According to him, these companies have declared impressive dividend payout to investors but I do not know why the stock market did not respond to dividend payout by Dangote Cement, Zenith Bank, among others. Although the likes of GTCO and UBA released their audited accounts after the close of trading last week, I am yet to see stock price appreciation.
“Take, for instance, Lafarge Africa last year was trading at N31 and declared N1.00 per ordinary but this year, the company declared N2.00 and trading at N24.00 per share. The dividend by these companies has not reflected in our domestic market.”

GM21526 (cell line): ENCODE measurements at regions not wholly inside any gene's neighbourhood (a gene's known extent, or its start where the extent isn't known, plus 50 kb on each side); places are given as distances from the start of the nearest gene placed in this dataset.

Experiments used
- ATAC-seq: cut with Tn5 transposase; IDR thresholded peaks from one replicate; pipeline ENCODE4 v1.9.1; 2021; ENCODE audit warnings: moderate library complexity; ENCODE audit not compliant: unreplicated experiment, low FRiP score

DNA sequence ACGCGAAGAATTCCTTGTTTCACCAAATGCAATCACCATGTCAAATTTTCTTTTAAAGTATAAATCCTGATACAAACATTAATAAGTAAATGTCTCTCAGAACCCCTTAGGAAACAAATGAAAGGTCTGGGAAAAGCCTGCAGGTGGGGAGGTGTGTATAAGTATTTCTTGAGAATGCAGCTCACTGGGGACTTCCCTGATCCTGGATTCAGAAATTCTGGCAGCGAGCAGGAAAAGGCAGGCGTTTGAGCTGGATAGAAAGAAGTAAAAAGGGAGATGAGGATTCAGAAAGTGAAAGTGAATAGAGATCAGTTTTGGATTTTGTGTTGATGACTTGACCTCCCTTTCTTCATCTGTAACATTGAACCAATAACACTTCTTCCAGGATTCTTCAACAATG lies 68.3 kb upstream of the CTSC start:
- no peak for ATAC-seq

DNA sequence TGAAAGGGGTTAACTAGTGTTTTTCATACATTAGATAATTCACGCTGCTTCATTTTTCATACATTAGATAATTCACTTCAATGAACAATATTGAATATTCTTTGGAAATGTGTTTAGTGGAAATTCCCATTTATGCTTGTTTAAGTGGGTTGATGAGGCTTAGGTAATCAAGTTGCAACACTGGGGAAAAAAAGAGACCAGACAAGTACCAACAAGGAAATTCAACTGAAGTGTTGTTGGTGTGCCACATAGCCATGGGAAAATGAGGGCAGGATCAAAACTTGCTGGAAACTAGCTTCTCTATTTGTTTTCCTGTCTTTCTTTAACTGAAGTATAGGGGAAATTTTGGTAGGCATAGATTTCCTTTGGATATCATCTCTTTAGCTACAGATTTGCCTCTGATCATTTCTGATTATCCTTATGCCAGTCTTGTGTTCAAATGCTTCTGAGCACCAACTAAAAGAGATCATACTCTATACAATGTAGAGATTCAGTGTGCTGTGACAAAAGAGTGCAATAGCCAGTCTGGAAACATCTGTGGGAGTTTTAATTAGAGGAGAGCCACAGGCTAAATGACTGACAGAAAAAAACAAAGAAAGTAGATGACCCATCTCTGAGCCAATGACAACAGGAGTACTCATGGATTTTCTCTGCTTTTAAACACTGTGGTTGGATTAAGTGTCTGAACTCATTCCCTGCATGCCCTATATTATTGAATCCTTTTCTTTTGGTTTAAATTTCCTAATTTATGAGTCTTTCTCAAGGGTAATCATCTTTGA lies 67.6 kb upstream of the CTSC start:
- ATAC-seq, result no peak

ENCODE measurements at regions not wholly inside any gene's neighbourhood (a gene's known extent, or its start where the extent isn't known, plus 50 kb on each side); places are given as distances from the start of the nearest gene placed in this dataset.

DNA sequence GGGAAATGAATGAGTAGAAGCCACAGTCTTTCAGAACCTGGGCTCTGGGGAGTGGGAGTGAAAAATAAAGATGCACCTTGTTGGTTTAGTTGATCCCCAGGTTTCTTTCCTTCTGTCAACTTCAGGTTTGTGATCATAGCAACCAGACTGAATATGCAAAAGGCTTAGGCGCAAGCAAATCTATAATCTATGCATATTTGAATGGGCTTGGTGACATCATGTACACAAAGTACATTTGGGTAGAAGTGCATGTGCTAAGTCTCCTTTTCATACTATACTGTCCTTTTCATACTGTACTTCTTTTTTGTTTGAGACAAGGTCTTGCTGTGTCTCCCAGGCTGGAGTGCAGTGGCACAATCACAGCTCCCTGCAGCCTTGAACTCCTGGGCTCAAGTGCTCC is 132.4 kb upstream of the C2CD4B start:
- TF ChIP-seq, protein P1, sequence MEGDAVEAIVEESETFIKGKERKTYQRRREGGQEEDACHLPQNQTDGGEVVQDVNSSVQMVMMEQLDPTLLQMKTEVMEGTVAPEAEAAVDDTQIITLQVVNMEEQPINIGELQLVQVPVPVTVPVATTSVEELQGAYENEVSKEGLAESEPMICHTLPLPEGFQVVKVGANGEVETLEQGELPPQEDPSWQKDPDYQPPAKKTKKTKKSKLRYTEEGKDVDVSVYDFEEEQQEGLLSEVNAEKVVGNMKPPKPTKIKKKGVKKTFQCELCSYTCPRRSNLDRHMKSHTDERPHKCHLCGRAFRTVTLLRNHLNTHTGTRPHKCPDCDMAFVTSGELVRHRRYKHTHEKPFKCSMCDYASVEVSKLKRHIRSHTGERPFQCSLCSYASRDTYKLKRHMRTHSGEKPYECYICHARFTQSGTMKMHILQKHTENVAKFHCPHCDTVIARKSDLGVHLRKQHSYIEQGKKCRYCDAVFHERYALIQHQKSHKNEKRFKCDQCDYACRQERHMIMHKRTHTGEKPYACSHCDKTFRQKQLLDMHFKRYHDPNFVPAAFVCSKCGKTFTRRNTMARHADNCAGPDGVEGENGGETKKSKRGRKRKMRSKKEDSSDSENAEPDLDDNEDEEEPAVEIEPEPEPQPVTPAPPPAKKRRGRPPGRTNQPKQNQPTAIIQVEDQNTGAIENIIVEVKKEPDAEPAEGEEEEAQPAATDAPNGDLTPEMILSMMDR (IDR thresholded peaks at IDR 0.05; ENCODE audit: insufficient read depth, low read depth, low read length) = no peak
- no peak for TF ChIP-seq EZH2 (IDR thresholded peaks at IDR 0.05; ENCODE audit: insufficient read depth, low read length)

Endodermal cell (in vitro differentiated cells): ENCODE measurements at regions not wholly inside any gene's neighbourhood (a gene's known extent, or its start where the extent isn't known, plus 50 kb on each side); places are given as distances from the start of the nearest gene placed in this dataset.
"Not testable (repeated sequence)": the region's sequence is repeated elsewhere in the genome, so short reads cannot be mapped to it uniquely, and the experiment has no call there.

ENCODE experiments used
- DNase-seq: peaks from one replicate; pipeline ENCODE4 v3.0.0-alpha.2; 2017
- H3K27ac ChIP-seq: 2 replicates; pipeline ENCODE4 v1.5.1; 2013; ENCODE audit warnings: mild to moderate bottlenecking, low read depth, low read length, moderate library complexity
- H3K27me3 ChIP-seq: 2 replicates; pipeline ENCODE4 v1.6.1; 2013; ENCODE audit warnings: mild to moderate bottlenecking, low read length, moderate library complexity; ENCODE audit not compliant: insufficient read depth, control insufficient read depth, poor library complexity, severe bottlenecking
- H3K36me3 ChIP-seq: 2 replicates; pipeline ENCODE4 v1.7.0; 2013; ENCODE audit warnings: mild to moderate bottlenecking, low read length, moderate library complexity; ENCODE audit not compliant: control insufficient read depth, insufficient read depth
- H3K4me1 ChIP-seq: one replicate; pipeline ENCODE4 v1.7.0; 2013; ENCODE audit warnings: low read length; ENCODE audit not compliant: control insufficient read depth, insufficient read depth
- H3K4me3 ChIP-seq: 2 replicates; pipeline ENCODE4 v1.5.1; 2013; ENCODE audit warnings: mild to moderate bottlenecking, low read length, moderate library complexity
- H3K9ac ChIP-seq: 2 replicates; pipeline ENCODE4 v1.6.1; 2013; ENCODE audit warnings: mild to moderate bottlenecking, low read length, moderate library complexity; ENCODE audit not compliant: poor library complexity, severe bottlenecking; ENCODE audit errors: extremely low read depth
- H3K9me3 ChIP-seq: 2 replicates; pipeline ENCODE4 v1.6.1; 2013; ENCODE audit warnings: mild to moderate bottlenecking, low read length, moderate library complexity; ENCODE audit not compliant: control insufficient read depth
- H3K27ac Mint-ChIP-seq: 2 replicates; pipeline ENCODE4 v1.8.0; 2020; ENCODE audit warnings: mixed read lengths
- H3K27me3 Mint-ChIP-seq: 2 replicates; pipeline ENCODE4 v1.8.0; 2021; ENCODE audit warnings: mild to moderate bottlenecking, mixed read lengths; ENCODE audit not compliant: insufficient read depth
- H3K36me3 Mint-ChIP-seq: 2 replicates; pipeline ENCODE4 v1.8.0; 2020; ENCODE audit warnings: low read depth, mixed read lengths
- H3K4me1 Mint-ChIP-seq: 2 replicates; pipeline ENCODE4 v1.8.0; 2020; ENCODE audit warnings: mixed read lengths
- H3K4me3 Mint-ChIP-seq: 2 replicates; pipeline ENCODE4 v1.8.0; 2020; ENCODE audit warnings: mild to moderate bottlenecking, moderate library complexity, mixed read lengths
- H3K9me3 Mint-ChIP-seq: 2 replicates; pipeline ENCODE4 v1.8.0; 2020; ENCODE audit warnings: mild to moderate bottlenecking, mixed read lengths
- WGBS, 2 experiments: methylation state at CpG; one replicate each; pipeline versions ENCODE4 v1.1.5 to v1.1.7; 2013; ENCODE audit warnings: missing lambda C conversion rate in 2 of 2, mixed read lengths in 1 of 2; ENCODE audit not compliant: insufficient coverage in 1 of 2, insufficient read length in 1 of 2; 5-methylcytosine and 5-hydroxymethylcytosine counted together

Nigeria’s Pension Funds Reach N14.27bn as Contributors Near 10 million
By Adedapo Adesanya
The National Pension Commission (PenCom) says the total number of registered contributors and the value of pension fund assets stand at 9,795,957 million and N14.27 trillion respectively, as at June 2022.
The Director-General of PenCom, Mrs Aisha Dahir-Umar, gave the figures at a recent workshop themed Increasing Informal Sector Participation In The Contributory Pension Scheme (CPS): The Case for Micro Pension Plan (MPP).
Mrs Dahir-Umar, represented by the Head, Corporate Communications, Mr Abdulqadir Dahiru, said the increasing number of pension funds and contributors was responsible for the recapitalisation of the Pension Fund Administrators (PFA’s) by PenCom.
“The reason for the recapitalisation exercise was to ramp up the capacity of the PFA’s to manage the increasing number of registered contributors and the value of pension fund assets which stood at 9,795,957 million and N14.27 trillion respectively, as at June 30, 2022.